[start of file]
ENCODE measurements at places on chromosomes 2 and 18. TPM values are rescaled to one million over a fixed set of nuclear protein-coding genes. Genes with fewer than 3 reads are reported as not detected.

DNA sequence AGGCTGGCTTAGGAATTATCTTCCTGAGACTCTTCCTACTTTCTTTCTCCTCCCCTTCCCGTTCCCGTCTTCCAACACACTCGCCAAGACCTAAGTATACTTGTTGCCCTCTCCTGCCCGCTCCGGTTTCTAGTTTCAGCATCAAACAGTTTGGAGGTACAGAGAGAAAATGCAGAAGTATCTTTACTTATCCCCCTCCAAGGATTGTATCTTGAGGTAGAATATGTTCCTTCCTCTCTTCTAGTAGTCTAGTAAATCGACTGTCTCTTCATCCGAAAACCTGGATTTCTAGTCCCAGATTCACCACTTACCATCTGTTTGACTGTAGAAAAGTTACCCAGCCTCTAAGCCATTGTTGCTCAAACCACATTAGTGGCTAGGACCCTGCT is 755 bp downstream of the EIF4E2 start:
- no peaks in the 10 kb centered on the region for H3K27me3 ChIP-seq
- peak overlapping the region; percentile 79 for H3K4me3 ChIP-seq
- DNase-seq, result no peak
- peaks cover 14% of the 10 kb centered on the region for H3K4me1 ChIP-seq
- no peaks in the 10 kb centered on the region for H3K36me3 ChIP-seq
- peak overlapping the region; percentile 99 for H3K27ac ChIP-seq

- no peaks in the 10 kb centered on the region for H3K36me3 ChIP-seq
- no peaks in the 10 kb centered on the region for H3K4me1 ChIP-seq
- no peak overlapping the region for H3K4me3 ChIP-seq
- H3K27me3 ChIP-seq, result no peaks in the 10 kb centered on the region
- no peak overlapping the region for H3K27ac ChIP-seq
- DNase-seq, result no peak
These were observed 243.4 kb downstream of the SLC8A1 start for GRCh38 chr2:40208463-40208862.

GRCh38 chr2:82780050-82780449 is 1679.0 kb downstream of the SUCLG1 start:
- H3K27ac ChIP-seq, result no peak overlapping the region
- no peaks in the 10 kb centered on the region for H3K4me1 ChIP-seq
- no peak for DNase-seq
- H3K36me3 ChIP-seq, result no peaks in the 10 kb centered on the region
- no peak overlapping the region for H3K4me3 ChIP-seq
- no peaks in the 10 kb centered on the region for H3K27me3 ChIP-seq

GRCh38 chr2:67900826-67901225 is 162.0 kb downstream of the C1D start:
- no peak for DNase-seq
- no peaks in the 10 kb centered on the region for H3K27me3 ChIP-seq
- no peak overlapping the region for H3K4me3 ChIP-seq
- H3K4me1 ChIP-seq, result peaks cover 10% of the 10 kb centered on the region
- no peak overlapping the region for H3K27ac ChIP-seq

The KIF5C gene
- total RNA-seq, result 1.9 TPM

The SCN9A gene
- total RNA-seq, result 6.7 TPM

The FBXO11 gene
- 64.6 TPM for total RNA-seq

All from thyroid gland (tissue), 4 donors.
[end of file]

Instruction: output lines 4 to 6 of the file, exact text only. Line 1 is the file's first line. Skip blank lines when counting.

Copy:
- peak overlapping the region; percentile 79 for H3K4me3 ChIP-seq
- DNase-seq, result no peak
- peaks cover 14% of the 10 kb centered on the region for H3K4me1 ChIP-seq